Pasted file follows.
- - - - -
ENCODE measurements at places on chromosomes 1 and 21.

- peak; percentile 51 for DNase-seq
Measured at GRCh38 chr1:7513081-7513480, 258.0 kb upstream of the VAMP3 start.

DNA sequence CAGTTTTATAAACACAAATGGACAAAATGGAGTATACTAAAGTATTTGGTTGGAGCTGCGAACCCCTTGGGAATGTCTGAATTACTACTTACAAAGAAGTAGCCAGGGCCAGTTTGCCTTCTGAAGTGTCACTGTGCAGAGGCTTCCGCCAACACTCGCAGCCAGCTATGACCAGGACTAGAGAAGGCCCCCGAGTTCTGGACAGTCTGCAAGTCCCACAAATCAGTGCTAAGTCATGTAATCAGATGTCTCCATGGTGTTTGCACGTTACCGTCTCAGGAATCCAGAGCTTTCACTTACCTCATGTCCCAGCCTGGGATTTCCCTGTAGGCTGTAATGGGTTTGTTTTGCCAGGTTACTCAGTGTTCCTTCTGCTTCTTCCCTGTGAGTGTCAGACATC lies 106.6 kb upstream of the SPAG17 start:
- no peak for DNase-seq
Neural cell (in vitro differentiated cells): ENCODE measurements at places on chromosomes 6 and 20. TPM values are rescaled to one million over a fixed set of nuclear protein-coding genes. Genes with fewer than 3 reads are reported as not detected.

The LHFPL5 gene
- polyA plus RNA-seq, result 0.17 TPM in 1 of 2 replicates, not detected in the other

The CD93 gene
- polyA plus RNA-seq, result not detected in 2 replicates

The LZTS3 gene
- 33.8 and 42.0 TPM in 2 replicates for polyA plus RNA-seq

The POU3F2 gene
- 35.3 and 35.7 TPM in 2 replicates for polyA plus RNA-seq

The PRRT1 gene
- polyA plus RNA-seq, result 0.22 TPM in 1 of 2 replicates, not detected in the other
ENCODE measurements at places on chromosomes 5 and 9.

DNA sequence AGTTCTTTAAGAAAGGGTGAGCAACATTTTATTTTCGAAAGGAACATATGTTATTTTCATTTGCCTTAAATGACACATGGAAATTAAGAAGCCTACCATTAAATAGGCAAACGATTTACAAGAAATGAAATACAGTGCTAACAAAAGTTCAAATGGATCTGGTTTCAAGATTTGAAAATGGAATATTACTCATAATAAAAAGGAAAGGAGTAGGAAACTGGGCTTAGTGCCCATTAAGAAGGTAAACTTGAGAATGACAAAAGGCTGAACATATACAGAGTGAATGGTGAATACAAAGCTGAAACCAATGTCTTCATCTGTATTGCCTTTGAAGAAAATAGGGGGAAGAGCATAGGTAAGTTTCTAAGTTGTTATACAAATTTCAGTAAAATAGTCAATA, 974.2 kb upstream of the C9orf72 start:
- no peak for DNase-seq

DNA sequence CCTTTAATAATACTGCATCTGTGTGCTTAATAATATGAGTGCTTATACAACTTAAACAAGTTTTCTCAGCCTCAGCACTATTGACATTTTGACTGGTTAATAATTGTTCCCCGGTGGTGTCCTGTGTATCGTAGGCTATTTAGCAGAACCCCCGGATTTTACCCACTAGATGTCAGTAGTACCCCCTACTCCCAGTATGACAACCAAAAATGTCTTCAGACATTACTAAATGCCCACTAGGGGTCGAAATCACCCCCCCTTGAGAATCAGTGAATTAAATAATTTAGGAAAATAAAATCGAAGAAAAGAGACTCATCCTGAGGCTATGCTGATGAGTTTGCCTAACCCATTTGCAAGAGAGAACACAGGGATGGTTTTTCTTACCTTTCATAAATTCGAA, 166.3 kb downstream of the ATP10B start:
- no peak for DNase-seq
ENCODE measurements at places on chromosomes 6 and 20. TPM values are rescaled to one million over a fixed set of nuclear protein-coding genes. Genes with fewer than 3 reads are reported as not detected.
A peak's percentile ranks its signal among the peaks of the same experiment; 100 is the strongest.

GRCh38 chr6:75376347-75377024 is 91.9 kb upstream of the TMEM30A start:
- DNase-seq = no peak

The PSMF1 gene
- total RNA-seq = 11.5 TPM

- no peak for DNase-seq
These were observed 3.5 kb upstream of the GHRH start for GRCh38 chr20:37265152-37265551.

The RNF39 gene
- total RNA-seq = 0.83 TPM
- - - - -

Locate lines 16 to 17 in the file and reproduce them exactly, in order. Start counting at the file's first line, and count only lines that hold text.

- polyA plus RNA-seq, result 0.22 TPM in 1 of 2 replicates, not detected in the other
ENCODE measurements at places on chromosomes 5 and 9.